We believe that this case is extraordinary only by virtue of the extensive evidence gathered and presented concerning the defendant's continuing efforts to obstruct justice. Furthermore, it is not one of the rare extraordinary cases in which a defendant who has obstructed justice nonetheless earns, by his other positive actions, an adjustment for acceptance of responsibility. We note that a reasonable finder of fact could easily conclude from witnesses' testimony that appellee caused the disappearance of one or more persons, including prospective prosecution witnesses, in 1993; attempted to kill witnesses while on pre-trial release in 1996; attempted to kill another cooperating witness whose cooperation had resulted in his detention in June 1996; attempted to escape from a county jail during the period of pre-trial detention; and finally, procured another person to conceal material evidence. This is conduct that strikes at the very heart of the administration of justice.
Finally, appellee Honken in his cross appeal has raised three issues: First, that the court erred in granting a 2-level upward adjustment for obstruction of justice in relation to the alleged attempt to conceal the weapon; second, that the district court erred in finding that a five-gallon can seized from appellee's residence was full of toluene when the government neither measured nor tested the can's contents; and finally, that the district court violated his due process rights by approving the government's alleged attempt to manipulate appellee's sentence by enlarging the scale of his crime.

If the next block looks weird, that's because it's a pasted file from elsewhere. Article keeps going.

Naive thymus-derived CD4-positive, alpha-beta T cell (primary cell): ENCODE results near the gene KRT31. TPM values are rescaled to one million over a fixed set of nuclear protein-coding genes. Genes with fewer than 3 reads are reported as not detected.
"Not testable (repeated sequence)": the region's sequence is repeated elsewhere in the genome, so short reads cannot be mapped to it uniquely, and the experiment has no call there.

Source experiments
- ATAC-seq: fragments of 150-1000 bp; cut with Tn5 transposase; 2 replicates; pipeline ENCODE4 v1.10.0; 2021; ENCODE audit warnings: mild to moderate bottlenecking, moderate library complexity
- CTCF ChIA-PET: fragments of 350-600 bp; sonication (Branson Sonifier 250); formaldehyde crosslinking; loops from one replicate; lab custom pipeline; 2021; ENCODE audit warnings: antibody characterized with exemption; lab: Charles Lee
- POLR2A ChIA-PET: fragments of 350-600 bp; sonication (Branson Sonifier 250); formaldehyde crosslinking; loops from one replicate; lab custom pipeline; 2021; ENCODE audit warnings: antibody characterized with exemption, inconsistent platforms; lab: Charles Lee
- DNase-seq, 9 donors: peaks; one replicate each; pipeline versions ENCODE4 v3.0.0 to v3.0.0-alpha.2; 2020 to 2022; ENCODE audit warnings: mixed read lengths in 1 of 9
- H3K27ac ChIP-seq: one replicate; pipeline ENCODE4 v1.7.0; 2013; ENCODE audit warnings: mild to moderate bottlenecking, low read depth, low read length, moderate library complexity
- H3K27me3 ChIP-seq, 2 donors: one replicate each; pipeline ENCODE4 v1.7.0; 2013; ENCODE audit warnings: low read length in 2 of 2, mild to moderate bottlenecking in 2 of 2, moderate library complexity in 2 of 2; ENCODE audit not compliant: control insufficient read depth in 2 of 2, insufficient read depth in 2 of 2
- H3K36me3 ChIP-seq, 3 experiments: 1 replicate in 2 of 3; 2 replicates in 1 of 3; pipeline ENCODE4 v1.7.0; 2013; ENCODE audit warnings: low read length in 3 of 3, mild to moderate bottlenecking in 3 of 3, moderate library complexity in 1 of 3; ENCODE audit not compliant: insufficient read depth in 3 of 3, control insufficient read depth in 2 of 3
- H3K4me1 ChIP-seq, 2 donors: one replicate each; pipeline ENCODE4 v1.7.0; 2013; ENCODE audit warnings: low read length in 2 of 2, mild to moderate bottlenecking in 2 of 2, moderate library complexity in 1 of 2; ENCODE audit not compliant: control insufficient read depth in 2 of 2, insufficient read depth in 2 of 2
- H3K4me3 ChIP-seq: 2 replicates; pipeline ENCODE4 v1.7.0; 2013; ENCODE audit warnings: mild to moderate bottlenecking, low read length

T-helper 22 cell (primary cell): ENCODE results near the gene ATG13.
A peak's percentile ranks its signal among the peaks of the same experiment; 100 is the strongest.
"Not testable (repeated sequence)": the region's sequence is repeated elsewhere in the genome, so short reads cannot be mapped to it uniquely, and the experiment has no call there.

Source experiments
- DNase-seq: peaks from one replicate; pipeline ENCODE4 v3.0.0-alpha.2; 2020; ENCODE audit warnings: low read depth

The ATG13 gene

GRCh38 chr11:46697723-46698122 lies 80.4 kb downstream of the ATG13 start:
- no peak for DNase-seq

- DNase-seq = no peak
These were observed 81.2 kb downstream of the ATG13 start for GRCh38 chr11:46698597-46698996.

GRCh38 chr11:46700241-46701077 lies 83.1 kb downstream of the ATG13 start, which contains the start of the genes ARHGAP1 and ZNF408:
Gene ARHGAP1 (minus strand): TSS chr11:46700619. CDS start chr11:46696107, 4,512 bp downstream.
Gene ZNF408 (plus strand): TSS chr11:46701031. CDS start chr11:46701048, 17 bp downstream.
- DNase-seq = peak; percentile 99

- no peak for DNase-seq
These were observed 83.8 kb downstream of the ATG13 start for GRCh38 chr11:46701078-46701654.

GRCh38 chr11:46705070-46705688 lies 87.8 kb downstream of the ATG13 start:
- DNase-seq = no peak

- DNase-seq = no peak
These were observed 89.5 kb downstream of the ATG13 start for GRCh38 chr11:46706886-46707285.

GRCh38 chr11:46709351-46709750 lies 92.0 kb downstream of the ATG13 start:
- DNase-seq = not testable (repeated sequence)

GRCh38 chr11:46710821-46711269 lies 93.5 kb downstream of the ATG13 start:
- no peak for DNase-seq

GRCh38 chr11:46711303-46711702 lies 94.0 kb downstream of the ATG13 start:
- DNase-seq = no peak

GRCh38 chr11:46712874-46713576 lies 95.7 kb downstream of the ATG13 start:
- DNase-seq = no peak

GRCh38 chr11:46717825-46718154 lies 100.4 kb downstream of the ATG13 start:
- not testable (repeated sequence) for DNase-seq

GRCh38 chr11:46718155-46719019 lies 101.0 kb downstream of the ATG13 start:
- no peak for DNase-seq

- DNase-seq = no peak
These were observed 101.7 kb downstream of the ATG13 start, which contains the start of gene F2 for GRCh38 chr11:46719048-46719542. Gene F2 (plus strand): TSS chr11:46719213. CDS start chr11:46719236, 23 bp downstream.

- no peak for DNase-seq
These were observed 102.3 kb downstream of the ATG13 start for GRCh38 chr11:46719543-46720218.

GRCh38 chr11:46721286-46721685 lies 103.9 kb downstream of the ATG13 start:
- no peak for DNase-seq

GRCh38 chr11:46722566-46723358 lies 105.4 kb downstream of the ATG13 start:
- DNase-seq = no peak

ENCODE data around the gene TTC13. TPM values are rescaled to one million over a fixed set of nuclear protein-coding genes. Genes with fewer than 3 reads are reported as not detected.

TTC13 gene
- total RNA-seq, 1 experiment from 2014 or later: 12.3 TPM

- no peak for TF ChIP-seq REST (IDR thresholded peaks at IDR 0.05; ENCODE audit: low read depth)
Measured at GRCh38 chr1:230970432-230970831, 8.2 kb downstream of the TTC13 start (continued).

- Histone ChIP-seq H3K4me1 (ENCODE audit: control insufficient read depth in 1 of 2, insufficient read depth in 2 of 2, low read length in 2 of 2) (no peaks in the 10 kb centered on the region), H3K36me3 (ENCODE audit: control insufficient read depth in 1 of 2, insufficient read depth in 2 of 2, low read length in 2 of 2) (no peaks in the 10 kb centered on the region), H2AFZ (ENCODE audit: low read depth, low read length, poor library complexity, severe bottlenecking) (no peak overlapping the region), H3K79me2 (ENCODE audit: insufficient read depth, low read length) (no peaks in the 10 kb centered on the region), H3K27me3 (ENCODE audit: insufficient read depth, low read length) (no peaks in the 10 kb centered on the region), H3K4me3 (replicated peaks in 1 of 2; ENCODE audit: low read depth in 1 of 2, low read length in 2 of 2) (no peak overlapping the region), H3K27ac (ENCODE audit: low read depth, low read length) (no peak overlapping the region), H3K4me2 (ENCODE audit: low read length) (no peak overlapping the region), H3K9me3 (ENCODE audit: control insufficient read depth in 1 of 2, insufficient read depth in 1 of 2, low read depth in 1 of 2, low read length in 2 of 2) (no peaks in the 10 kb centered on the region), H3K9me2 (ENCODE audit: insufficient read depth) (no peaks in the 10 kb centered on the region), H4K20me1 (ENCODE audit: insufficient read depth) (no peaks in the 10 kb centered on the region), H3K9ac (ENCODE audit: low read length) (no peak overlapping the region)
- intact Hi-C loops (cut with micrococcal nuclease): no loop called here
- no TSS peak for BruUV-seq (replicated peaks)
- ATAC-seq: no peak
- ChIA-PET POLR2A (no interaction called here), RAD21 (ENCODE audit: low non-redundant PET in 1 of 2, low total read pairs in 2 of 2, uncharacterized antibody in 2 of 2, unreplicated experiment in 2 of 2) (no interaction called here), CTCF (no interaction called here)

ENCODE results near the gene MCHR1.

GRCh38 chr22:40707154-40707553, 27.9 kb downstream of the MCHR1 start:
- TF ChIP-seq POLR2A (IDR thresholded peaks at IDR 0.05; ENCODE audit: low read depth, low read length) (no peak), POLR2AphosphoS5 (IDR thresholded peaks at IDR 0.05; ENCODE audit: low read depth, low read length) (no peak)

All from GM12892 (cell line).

After a careful review of the record and the parties' briefs, we conclude that the district court in its rulings neither abused its discretion nor was clearly erroneous. Consequently, we affirm the cross appeal.
Accordingly, we reverse and remand the district court's judgment with directions to the district court to resentence appellee without a reduction in the offense level for acceptance of responsibility, and affirm the cross appeal.